Every opportunity that we get, we will invest in marketing and innovation. That’s what we’re doing in 2021. It’s not a reaction to competition at all. It’s an investment in the great pipeline of brand ideas that we have. And as you can tell from all of our conversation here, we are building this business for the long haul.

As I referenced before, when we looked at the fourth quarter, and we knew that we were trending very strong for 2020, we were very explicit in saying any over-delivery would be reinvested back into brand growth, and that’s exactly what we achieved in Q4. So that’s our ambition, is to build a very healthy brand portfolio for the long haul.

With regard to pricing, I think this industry is incredibly rational in pricing. And we don’t discuss what our specific outlook is for pricing in a given year, but we’re — we have our eye on inflation, as does everyone. And I think that the beverage industry has shown that it’s been able to recover inflation through a combination of productivity and pricing, and I wouldn’t expect that would change going forward.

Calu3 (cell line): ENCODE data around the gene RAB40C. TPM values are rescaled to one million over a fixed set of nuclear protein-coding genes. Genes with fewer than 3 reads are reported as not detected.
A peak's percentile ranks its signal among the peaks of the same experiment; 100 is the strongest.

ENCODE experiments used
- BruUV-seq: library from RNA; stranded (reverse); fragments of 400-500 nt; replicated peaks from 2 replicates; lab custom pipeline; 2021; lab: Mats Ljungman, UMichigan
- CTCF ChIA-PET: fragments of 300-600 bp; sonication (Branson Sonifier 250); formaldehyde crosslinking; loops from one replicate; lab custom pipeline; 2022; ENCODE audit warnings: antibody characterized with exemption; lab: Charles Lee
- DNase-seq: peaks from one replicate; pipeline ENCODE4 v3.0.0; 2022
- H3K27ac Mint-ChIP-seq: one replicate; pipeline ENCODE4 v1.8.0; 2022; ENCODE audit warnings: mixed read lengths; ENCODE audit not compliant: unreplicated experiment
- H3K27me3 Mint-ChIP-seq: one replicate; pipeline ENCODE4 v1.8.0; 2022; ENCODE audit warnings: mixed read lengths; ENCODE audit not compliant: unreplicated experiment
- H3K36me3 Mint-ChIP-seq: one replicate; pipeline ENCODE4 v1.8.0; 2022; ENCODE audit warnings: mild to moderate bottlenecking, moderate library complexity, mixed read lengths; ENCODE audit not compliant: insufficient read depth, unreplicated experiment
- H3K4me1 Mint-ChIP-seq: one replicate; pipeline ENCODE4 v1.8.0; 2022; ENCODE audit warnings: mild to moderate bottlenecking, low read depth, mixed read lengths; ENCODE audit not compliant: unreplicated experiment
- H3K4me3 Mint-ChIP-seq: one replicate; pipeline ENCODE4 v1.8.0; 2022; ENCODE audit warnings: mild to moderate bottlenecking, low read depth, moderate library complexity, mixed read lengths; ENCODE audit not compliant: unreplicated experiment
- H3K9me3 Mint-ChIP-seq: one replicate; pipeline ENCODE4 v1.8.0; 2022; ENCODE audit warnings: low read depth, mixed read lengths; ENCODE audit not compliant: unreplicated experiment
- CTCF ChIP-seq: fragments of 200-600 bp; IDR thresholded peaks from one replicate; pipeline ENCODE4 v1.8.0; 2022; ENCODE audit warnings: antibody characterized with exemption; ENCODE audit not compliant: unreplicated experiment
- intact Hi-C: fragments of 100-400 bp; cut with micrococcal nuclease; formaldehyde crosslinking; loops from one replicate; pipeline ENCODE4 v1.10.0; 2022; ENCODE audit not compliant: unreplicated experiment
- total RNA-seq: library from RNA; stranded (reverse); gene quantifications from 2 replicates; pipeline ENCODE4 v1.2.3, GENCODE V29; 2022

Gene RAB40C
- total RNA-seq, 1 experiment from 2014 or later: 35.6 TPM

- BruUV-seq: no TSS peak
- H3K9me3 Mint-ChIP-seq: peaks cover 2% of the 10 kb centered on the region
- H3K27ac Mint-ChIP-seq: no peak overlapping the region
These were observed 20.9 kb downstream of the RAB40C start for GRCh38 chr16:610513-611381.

Operator

Your next question comes from the line of Rob Ottenstein with Evercore. Your line is now open.

Robert OttensteinEvercore ISI — Analyst

Great. And again, congratulations on a terrific year in very challenging circumstances. So as you look out on 2021, I think a lot of the shelf changes were postponed or didn’t happen in 2020. What are the shelf sets look like for the spring reset? Do you get a sense that you’re gaining shelf space? And maybe give us an update on some of the new brand initiatives: Don’t Quit, A Shoc, Polar. So that would be the first question.

And just the second question, just a detail, if you could give us a reminder of your investment in BODYARMOR and if, in fact, that gets sold, what — how to look at proceeds to KDP?

Robert J. GamgortExecutive Chairman, President & CEO